I'm not a lawyer, but I understand enough of this to say that the Feds tax benefits for all "non-married" couples (i.e. Domestic Partners), not only gay couples. But DOMA is forcing them to say gay couples are not married in the eyes of the Feds (even if they are married in the eyes of the state). If DOMA falls then gay couples who are married and living in a state which respects their marriage will definitely no longer be taxed on their spouse's benefits.

    I am curious to hear from the lawyers, but my guess is that gay couples who got legally married somewhere but who are living in states which do not recognize their marriage still will see the end of the Federal taxation of their spousal benefits.

    If a gay couple doesn't get legally married somewhere then the Feds will still tax the partner benefits, the same as they do today to unmarried straight couples.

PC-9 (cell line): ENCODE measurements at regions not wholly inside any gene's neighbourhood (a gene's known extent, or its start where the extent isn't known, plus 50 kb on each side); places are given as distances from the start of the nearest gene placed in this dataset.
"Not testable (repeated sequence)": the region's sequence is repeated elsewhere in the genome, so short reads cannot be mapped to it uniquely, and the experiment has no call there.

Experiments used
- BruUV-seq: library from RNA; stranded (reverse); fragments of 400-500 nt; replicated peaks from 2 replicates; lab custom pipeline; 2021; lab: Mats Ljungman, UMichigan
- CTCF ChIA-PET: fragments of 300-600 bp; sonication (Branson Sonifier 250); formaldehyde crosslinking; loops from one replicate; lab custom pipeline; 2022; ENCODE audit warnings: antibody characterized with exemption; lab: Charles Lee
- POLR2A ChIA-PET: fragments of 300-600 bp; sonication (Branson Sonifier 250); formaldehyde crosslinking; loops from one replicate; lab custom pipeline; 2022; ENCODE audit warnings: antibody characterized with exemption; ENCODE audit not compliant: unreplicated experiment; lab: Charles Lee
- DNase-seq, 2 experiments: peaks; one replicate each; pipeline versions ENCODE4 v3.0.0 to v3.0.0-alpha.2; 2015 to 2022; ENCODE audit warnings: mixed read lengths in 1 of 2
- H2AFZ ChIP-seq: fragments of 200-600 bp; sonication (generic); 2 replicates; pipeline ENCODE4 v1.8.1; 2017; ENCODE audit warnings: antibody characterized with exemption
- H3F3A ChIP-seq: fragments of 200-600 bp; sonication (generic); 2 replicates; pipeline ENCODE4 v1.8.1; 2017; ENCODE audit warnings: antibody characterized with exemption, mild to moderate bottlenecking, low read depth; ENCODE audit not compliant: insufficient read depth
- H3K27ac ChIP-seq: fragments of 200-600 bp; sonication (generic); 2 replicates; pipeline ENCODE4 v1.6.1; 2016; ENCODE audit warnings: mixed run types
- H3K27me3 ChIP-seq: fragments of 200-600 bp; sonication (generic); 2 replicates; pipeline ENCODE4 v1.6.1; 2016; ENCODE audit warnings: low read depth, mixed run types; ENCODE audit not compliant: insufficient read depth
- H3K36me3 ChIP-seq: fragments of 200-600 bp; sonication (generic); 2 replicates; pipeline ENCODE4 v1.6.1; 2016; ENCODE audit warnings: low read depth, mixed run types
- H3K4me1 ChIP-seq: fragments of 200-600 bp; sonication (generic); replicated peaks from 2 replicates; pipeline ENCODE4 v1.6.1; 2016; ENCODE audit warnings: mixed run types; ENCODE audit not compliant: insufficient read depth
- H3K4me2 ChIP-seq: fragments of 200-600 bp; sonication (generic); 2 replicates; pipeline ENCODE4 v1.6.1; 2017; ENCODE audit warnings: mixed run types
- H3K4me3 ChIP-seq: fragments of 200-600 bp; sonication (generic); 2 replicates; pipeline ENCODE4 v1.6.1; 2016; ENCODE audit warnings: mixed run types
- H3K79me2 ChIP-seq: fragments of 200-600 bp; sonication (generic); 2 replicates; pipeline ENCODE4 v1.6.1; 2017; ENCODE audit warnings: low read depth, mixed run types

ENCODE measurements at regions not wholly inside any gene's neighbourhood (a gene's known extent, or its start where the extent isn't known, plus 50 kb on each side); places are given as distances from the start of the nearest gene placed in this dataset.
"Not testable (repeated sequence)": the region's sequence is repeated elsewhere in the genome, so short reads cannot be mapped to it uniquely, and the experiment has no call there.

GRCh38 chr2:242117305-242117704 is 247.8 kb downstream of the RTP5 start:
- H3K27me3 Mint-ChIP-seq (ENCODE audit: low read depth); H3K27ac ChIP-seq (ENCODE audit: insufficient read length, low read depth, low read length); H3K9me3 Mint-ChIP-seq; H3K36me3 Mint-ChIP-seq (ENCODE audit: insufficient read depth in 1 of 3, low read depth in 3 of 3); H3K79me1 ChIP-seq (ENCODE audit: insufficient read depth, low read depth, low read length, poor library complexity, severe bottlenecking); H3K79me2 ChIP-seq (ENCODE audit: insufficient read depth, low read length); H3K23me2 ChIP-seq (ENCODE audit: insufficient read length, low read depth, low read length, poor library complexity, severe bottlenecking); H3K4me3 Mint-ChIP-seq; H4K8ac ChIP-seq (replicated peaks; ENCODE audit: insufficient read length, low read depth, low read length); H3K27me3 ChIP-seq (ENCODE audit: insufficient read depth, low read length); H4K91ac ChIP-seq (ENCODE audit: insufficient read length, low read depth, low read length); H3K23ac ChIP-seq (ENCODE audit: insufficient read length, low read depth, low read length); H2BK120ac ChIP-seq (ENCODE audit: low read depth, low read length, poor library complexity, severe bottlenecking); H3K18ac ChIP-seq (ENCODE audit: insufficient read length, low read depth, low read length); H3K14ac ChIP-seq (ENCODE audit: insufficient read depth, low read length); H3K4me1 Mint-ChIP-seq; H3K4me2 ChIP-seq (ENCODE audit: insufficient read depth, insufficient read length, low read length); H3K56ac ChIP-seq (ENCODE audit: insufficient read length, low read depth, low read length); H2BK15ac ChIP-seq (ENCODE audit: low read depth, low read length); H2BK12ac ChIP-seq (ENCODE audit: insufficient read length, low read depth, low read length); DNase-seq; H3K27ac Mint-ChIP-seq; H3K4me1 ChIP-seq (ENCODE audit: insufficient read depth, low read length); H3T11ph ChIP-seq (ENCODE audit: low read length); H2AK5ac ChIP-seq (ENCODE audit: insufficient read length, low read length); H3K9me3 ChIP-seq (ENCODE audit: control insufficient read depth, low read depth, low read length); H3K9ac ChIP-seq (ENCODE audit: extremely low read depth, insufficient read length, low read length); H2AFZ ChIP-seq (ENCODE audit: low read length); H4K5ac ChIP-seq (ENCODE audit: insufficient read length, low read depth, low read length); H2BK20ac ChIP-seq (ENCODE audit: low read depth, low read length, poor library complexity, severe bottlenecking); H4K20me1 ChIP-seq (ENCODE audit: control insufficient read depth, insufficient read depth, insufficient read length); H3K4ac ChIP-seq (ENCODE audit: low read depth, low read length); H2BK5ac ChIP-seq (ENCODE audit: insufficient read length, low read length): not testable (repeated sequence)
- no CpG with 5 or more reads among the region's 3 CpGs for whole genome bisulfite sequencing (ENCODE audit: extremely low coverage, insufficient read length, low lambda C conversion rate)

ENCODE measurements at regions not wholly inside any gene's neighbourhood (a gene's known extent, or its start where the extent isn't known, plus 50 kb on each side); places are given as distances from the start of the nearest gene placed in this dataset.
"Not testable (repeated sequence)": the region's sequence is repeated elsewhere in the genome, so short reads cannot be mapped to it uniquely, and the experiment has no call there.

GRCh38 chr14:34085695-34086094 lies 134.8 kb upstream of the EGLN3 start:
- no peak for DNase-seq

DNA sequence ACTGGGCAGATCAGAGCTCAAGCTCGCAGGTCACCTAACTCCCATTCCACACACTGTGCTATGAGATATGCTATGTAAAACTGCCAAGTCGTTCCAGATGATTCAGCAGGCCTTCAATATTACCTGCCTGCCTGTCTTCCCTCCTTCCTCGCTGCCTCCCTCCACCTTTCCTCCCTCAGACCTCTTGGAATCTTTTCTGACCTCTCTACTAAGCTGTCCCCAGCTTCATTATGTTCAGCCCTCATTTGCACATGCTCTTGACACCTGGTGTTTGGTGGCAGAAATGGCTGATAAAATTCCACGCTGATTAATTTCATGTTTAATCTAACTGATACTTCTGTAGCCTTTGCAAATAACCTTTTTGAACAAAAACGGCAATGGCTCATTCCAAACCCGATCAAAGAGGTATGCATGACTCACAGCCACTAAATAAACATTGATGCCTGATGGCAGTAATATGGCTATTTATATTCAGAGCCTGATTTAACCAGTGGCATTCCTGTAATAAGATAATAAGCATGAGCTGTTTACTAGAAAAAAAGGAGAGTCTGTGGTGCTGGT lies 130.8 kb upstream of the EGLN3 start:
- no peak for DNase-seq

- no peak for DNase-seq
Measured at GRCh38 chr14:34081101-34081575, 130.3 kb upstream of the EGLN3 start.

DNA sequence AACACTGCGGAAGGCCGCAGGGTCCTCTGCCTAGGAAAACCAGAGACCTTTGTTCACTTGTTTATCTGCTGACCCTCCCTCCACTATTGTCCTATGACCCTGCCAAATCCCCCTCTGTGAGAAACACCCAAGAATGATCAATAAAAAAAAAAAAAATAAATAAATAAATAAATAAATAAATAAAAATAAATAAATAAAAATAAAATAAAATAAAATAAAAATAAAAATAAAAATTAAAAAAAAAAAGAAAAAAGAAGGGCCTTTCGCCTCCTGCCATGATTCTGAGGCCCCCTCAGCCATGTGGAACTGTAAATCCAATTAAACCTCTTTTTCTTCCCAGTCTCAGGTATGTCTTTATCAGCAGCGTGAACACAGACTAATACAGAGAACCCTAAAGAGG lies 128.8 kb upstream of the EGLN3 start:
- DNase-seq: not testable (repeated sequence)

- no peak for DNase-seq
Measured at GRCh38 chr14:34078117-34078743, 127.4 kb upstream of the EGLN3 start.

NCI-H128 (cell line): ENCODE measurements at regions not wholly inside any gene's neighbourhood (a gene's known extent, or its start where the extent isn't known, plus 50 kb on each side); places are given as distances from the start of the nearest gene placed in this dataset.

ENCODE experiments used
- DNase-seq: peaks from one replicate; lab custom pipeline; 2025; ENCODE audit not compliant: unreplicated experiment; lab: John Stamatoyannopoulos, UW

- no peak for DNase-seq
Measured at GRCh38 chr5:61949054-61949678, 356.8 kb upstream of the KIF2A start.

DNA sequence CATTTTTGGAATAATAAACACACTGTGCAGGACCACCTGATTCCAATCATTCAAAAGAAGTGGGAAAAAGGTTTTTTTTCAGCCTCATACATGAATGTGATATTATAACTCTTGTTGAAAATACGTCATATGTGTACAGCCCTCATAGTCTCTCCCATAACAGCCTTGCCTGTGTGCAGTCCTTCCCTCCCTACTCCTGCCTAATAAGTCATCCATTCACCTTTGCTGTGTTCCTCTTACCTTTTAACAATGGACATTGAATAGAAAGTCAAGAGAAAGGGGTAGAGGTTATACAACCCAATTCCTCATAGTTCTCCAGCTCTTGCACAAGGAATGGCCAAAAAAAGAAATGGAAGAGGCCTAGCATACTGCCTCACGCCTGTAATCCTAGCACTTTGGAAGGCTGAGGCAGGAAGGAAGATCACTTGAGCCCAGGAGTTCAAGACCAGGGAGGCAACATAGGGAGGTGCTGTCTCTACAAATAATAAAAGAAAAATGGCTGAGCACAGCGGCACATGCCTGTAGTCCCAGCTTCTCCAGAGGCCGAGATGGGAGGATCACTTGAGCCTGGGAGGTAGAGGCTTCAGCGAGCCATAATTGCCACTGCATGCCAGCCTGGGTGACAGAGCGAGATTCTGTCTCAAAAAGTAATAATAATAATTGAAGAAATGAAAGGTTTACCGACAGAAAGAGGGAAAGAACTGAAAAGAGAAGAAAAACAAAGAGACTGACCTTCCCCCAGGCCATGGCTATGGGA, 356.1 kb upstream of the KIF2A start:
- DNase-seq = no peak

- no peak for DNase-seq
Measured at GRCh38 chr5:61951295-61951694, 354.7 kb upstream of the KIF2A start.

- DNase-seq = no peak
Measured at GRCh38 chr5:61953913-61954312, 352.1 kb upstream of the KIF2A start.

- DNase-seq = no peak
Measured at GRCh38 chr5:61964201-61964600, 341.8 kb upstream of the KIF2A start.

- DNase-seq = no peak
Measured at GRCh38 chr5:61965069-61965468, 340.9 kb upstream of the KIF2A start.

Posted by: David C | Dec 8, 2012 4:12:48 AM

  9. I agree with MIKEH:
    "Here is the bottom line, the writing is on the wall. No Judge wants to be remembered for making the wrong decision, and Bowers v. Hardwick I think is front and center in their minds. Equality is going to happen very soon one way or another. who wants to be on the wrong side of history and be known for having their decision overturned. Roberts would love to have a major civil rights decision in his courts legacy. Justice Kennedy isn't getting any younger, and this would be the third in his trilogy of gay rights decisions. Obviously, the court would give him the honor of writing the decision.

    I see all of this as quite obvious... the last election and the rapid change in public opinion will give them more than ample cover. Yeah, the right wing loons will whine, but no one would be shocked."